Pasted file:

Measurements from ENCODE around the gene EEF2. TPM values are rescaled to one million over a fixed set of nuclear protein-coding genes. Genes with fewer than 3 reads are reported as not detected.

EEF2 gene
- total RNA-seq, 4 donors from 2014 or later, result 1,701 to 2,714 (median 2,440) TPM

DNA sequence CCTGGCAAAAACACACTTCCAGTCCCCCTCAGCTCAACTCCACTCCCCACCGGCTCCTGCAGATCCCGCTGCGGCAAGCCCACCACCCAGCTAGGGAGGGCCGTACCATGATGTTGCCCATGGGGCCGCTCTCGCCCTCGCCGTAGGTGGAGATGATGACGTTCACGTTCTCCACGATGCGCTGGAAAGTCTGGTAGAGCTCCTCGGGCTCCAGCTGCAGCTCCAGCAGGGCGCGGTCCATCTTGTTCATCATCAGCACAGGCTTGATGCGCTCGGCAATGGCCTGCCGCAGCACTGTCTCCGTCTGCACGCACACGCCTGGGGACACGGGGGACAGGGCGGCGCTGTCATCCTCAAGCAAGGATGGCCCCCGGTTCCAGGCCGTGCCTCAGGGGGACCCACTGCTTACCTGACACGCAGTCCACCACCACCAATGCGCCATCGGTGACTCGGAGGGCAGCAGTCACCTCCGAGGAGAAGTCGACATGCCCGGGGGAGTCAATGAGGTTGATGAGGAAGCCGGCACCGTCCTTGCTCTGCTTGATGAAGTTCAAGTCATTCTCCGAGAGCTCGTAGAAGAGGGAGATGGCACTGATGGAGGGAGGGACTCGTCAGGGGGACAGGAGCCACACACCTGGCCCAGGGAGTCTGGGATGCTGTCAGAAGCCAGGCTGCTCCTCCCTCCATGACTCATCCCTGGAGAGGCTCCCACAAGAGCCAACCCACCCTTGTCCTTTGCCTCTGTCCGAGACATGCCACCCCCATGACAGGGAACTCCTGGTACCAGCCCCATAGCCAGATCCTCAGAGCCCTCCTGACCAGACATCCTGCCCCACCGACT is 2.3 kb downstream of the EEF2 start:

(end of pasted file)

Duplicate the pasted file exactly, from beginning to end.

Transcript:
Measurements from ENCODE around the gene EEF2. TPM values are rescaled to one million over a fixed set of nuclear protein-coding genes. Genes with fewer than 3 reads are reported as not detected.

EEF2 gene
- total RNA-seq, 4 donors from 2014 or later, result 1,701 to 2,714 (median 2,440) TPM

DNA sequence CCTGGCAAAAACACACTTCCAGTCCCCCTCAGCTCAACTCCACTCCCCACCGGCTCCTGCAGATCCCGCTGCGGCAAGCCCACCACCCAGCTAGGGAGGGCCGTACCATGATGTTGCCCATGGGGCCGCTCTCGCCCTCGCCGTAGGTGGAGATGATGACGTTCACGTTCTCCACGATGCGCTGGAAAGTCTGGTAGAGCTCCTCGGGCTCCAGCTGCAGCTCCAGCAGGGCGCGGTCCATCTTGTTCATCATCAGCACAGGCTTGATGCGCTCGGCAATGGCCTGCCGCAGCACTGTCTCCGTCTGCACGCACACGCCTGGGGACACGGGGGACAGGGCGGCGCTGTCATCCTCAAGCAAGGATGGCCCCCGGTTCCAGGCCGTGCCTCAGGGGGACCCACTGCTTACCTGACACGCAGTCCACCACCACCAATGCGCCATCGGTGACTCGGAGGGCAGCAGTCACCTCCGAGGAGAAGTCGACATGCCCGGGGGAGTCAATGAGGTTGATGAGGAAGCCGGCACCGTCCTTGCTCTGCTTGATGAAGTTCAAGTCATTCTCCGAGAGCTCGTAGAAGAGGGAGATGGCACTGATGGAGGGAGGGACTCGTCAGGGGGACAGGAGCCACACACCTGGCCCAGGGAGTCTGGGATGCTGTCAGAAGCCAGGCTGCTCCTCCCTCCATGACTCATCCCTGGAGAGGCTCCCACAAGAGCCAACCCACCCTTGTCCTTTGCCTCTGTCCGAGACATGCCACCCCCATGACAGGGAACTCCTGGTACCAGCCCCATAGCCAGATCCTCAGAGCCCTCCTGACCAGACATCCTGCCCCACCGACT is 2.3 kb downstream of the EEF2 start: